AkiTio Node

In the quest for quicker will be an unofficial but recurring series on this blog going forward. I was born with a deficiency…a lack of patience. Processing, backing up, renaming, all tasks that operate on an automated basis and are limited by the one’s and zero’s your setup can crunch… Time is money, and I value time more than money.


The most recent foray into improving the usability and time:money ratio of my system was to try an external GPU. Thunderbolt 3 has finally removed the bottleneck of being able to shove the polygon crunching power of an external GPU down the pipe and into the motherboard/logic board and so coupling a cheap enough AkiTio Node and as expensive as you’d like to spend GPU, you can improve your image processing times by quite a significant degree. Rhetoric? Waxing poetic? Here’s the numbers;



Proof in the pudding

Common tasks for a Photography DIT is processing baked looks into 16 Bit TIFF’s for the client/post house. We processed 200 5DSr photographs and compare the time difference from the first and last image. We did this on the available setups we have starting with using the laptop and its built in GPU’s. Below is a rundown of the setups used.

Laptop – MacBook Pro 15″ Late 20162.9Ghz Intel Core i7 / 16GB 2133Mhz LPDDR3 / Radeon Pro 460 4096MB & Intel HD Graphics 530 1536MB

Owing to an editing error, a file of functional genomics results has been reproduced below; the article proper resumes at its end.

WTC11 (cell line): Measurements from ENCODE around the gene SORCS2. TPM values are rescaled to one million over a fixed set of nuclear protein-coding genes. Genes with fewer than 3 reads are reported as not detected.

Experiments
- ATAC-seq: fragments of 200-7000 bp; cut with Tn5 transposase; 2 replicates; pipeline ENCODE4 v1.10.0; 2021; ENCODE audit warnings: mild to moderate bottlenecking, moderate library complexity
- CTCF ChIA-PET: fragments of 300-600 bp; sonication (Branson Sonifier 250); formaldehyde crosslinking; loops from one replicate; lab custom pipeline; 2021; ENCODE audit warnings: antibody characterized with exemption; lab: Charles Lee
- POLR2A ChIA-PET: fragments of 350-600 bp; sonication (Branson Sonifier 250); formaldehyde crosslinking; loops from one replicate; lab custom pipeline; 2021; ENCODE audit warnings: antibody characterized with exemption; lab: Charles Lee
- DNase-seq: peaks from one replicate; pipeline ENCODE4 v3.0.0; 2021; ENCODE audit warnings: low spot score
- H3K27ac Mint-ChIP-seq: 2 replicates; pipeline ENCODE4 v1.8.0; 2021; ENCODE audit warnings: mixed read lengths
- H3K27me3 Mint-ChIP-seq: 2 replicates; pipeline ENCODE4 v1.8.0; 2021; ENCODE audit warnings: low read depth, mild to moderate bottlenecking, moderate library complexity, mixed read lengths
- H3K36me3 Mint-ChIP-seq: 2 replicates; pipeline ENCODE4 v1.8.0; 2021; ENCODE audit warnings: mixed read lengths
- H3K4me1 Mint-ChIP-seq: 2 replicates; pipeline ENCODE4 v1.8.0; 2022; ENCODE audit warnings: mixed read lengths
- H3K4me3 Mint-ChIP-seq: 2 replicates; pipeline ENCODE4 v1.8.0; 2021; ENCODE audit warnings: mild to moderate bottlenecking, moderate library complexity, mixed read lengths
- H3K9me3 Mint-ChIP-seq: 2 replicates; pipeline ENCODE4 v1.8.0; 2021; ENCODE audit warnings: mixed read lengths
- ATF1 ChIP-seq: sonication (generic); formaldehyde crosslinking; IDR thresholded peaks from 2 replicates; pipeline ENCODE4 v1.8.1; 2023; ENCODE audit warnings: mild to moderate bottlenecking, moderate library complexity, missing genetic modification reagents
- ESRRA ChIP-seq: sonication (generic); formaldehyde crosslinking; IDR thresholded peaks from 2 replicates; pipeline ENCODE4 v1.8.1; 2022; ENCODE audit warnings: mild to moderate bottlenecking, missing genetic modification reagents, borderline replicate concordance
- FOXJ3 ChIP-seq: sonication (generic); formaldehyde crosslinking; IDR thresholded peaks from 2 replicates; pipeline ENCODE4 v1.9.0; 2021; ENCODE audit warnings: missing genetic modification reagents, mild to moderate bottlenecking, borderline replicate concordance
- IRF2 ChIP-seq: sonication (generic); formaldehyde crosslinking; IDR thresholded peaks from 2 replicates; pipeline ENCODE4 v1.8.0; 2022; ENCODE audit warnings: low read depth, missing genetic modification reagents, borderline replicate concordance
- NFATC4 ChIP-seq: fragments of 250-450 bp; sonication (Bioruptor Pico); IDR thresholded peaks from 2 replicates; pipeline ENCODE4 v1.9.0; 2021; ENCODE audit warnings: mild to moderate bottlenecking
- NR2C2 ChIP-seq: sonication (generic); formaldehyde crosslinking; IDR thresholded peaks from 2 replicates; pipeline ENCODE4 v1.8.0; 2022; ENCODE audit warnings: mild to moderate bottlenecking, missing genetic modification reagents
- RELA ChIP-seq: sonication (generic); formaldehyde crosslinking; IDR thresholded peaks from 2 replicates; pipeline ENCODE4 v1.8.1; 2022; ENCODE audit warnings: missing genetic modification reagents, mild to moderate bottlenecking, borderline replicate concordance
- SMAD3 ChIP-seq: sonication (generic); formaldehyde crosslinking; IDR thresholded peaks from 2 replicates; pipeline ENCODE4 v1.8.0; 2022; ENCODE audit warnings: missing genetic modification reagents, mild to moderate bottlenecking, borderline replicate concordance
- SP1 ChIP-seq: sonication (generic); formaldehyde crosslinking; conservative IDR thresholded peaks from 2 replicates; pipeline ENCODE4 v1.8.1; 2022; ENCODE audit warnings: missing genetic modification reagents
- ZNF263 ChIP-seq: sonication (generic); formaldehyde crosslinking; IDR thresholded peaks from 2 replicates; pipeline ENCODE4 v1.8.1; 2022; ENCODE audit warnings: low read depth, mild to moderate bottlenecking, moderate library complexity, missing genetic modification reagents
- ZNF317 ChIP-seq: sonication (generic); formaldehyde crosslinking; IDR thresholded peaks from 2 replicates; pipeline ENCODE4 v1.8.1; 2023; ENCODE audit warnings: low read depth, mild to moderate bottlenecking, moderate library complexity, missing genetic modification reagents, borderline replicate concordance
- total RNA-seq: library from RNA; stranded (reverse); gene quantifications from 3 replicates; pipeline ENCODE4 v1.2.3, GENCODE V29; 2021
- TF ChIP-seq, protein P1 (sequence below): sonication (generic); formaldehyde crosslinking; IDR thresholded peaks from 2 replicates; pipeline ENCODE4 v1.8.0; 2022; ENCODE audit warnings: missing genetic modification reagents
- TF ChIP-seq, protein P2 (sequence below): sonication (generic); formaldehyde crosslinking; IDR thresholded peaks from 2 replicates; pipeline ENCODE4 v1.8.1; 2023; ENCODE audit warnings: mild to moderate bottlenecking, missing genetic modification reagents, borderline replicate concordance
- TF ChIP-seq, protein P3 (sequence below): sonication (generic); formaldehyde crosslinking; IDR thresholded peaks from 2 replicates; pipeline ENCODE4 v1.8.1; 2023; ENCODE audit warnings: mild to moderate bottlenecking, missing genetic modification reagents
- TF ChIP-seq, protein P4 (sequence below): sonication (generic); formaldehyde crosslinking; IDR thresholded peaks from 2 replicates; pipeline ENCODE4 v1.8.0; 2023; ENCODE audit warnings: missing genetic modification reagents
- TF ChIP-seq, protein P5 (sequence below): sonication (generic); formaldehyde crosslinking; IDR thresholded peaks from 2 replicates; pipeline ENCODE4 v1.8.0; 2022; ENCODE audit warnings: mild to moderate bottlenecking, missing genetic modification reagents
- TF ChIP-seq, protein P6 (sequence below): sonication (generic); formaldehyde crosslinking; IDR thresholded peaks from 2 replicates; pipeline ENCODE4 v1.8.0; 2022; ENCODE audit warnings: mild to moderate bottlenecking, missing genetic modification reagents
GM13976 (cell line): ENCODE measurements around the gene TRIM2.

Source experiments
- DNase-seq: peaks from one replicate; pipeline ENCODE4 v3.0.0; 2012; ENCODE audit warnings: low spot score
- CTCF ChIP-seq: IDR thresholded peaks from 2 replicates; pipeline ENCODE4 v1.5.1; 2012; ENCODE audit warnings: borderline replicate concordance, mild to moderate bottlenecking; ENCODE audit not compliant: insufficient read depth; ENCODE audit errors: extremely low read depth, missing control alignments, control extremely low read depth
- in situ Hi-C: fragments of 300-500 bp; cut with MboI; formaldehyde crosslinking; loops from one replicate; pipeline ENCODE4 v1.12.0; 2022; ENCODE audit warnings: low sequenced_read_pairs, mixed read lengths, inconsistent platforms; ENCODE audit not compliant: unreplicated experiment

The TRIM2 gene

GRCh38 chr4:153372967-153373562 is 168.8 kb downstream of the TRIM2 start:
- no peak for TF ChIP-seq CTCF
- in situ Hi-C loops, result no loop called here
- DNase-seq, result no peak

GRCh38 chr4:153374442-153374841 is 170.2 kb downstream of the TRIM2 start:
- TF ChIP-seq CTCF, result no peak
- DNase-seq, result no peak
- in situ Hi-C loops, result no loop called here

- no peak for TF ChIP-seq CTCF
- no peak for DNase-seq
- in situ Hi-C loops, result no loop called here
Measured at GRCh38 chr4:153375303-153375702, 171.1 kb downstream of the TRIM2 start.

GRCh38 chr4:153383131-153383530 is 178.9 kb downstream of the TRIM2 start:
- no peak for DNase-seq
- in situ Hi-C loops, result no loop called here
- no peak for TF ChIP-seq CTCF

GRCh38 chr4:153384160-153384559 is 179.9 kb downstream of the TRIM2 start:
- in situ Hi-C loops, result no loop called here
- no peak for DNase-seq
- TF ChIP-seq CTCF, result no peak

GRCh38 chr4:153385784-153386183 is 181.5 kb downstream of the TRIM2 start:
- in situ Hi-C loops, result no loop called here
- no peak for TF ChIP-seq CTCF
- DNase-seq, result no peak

Laptop & AkiTioSame as above, including an eVGA 1080Ti FTW3 in an AkiTio Node enclosure running through Thunderbolt 3
RackintoshCustom built rack mounted OS X build. 4.6Ghz Intel Core i7 / 32Gb 2666Mhz DDR4 / Zotak 980Ti Amp Extreme & eVGA 1080Ti FTW3 / nVME 2GB/s SSD

There is a strong lead with the rackintosh, but it is far from mobile and requires a more studio based setting. It is often overkill for many jobs. The laptop & external GPU performs very nicely in comparison to the laptop solo. Final processed tiff’s can often be in the thousands so this is a short window into the potential time saved. If you think this is the route for you, read on and see how easy it is to get going.


How do we get there?

First, buy the hardware you need. It’s a two item ordeal. The AkiTio Node & GPU of your choice (Keep to nVidia if you’d like to make your life very simple).

Install, cable up with the sadly extremely short TB3 cable, and run the following commands in the Terminal;

curl -o ~/Desktop/metaltest.swift https://raw.githubusercontent.com/goalque/automate-eGPU/master/metaltest.swift

cd ~/Desktop